A Teachers Influence
By: Bobby X (Green #210296)
The most influential Black person to me was a man that I met in my youth. He was my middle school music teacher at Tappan Middle School. His name is Mr. Hambrick.
Growing up, I had a lot of anger problems. I felt unloved. I felt unwanted. I felt misunderstood. Add to that the fact that school was always extremely easy to me, thus leaving me bored and mischievous. As a result of these things, I was a management problem. And no one wants to deal with a management problem.
It takes an exceptional person to embrace the child that no one else wants to deal with and spend time with. It takes a compassionate person to take the time to listen to that child and seek solutions to the issues that led that child to be troubled. And it takes a strong and confident person to invest their time and effort into teaching that child instead of giving up on them like those before them did…
For me, the person who encompasses these traits was Mr. Hambrick.
In the beginning, teachers would send me to him for disciplinary purposes, as he was tall in stature, and it was believed that he could deal with my size and aggression. And he had a large wooden paddle with three parallel holes in it that got to know my behind very well! This was the alternative to kicking me out of school. But eventually, he got tired of this form of discipline, and sought more effective means of getting through to me.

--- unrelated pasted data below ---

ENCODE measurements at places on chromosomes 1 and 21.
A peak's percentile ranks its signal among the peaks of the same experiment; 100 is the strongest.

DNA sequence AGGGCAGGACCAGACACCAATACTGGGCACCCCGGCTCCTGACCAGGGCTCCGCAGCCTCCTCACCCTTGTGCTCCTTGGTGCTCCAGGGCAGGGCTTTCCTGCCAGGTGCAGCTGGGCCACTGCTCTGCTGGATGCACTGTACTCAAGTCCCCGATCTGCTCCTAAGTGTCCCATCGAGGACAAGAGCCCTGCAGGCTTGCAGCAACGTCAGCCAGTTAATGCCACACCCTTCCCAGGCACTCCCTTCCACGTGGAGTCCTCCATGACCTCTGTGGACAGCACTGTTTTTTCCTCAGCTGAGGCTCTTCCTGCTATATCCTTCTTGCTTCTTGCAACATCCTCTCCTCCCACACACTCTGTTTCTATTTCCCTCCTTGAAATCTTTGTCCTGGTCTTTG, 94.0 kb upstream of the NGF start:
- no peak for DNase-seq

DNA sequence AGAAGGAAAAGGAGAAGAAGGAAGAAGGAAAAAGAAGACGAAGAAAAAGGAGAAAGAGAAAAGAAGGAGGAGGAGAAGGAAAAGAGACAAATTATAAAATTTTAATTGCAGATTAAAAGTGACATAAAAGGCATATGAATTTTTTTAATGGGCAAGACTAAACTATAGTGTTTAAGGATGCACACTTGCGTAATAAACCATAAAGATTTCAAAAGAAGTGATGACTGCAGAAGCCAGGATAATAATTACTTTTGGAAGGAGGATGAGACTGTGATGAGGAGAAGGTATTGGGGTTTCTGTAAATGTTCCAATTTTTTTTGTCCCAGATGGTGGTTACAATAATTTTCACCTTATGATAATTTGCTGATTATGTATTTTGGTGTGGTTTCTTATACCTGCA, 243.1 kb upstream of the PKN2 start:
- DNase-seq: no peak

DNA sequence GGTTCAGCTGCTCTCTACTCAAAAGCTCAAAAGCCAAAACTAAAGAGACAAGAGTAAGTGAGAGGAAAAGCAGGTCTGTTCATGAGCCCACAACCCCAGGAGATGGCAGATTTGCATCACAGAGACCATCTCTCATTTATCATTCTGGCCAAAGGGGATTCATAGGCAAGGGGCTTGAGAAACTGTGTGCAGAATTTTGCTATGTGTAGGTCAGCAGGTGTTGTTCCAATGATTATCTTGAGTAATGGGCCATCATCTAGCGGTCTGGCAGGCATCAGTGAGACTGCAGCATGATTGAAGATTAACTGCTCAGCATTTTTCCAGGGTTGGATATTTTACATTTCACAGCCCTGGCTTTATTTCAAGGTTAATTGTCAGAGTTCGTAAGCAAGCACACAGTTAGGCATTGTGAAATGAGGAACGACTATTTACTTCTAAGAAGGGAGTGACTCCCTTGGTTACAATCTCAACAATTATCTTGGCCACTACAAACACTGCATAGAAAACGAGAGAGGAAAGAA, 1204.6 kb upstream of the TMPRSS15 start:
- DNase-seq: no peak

Mr. Hambrick realized that a lot of the problems that I was having in school was due to the fact that I was bored. School was ALWAYS easy to me, and I would do all of the work for the semester in the first few weeks of school. While this was a great feat, it left me bored and the friend of boredom for an overachieving troubled child is mischievousness.
Mr. Hambrick realized that there was a root cause for my anger and subsequent behavior, and he would actually ask me questions to allow me to vent my frustrations. He became my trusted confidant. In the interim, he also realized that I was bored in school and that I needed to be challenged. That when challenged, I focused in on the task and excelled. So he set forth to teach me to play the piano.
Soon, I would look forward to my time spent in Mr. Hambrick’s classroom, learning to play the piano and letting go some of the things that upset me. There came a point in time when my homeroom teacher would let me go to Mr. Hambrick’s class without me having to get in trouble, and I always looked forward to that opportunity. He’d become my mentor.
In addition to giving me a constructive outlet for some of my feelings and emotions, Mr. Hambrick was only the second man that I ever felt that I could trust. He was a positive example of what a black man should be after my father, and the two of them were two completely different examples. His patience, peacefulness, and compassion remains this day the standard that I try to emulate, and I will forever view him as the most influential person to my growth and change.